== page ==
Freshwater pearl mussel
The freshwater pearl mussel is an important part of our biodiversity and has an important place in our cultural heritage. However the species is one of the most critically endangered molluscs in the world. Part of the reason pearl mussels are rare in Scotland is due to ongoing, illegal pearl fishing and they need your help.
Scotland contains many of the world's most important remaining populations. But even in Scotland there has been a dramatic decline in the number of rivers that continue to support freshwater pearl mussels. Over the last 100 years more than one third of the rivers that used to contain freshwater pearl mussels no longer do so. A further third only contain old freshwater pearl mussels, with no sign of reproduction. They are witness to our rivers' deteriorating status and need urgent conservation action. Our work on this iconic species includes the 'Pearls in Peril ' project to save and restore populations in 21 sites across Scotland, England & Wales.
What can I do to help?
To help counter criminal threats the pearl mussel very much needs your help. If you see any suspicious activity in or near a river that may contain pearl mussels, please contact the police as soon as possible. Further information about how to help is available in a leaflet . If you are planning to work in a river that may contain pearl mussels, please be aware it is a crime to damage pearl mussels.
What are freshwater pearl mussels?
Freshwater pearl mussels are similar in shape to common marine mussels but grow much larger and live far longer than their marine relatives. Incredibly, they can live for more than 100 years, making them one of the longest-lived invertebrates. They can grow to as large as your hand and are dark brown to black in colour. They live at the bottom of clean, fast-flowing rivers, where they can be completely or partly buried in course sand or fine gravel. They feed by drawing in river water and filtering out fine particles. Each day an adult is able to filter more water than we use in an average shower. They have a complex lifecycle and, in their first year, they harmlessly live on the gills of young salmon or trout.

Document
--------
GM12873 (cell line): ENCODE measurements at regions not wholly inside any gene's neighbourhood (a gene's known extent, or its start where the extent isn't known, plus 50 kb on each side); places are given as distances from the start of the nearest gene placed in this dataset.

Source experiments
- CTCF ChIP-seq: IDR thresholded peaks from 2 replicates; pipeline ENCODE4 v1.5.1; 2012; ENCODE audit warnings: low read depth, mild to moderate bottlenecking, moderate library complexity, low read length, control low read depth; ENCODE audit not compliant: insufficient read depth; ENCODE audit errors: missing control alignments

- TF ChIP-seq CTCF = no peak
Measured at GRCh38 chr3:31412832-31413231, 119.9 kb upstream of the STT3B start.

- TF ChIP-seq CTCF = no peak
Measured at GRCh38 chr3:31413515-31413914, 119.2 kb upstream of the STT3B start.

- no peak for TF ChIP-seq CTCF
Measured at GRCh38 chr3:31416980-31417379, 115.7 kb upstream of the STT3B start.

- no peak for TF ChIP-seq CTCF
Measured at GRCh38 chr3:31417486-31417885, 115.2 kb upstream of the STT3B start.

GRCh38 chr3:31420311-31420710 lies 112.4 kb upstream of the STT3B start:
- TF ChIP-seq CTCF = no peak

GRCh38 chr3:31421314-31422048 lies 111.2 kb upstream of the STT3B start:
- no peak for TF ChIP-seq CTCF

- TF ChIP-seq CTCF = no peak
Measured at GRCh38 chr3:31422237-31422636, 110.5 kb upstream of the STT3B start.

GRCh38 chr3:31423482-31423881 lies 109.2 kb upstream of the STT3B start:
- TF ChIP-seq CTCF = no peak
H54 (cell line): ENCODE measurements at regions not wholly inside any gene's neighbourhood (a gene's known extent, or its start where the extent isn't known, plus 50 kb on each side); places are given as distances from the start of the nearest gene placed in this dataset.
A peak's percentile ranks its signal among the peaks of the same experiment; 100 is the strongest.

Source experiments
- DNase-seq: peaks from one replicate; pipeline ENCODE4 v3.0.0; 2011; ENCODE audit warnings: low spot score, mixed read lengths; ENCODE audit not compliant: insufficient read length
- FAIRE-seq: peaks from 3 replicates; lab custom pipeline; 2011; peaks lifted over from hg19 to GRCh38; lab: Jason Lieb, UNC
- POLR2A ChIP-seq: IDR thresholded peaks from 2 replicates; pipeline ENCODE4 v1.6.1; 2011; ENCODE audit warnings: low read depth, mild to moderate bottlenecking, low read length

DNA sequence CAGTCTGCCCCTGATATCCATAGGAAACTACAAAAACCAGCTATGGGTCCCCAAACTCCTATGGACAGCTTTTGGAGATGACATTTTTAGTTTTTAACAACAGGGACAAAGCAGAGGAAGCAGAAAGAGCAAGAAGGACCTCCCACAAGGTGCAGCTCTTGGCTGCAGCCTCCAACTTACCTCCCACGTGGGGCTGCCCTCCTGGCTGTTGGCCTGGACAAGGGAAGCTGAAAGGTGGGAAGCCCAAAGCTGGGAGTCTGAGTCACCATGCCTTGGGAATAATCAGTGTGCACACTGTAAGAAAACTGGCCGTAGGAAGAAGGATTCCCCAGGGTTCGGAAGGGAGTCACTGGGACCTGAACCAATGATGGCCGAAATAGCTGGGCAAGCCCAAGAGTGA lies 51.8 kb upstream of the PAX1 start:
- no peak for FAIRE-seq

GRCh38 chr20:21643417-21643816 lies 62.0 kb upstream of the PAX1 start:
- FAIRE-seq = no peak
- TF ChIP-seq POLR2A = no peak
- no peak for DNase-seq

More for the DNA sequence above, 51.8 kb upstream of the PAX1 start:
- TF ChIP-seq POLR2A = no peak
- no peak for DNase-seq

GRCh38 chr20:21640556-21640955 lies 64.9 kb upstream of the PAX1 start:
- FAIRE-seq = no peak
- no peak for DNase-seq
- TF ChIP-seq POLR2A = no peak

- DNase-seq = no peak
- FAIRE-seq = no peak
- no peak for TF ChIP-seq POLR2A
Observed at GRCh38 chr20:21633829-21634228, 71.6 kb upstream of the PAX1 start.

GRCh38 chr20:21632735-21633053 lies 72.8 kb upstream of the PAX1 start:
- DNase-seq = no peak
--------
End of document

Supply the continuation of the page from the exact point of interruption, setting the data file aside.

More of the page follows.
Why are they endangered?
Their place in our history comes from the fact that they very occasionally bear a pearl. In some ways this has led to their downfall, with over-exploitation by 'pearl-fishers' primarily responsible for massive declines in their numbers and range. But as filter feeders, freshwater pearl mussels are also extremely vulnerable to water pollution and engineering work in rivers such as the construction of weirs or deepening of pools. The effect of these threats means that the survival of the species in Scotland is not assured. As such, the freshwater pearl mussel is fully protected making it illegal to disturb, injure, take or kill a freshwater pearl mussel. Despite this protection, the threat continues and the freshwater pearl mussel is a UK wildlife crime conservation priority.
Their place in our cultural heritage
Exploitation of freshwater pearl mussels has taken place since pre-Roman times. The earliest reference in Britain is by Julius Caesar's biographer, Suetonius, who stated that Caeser's admiration of pearls was a reason for the first Roman invasion in 55BC. In Scotland, the earliest reference dates back to the 12th Century when Alexander I, King of Scots was said to have the best pearl collection of any man living. The medieval poem 'The Parl' which dates from the late 14th Century is another early reference to freshwater pearl mussels in Scotland.
There are further references in later centuries that indicate a growing exploitation of Scottish pearl mussels. By the 18th century the first references to a decline in pearl mussel numbers can be seen. This decline accelerated during the 20th century, such that more recently there was evidence that pearl mussels became extinct from an average of two rivers every year in Scotland between 1970 and 1998 (when the species gained full legal protection).
Given the freshwater pearl mussel's place in our cultural history it is important that the final chapter in that history is not to see the species become extinct in our rivers. Rather, with action, its history will remain alongside its continued place as an important component of our biodiversity.
Last updated on Monday 8th June 2015 at 11:46 AM. Click here to comment on this page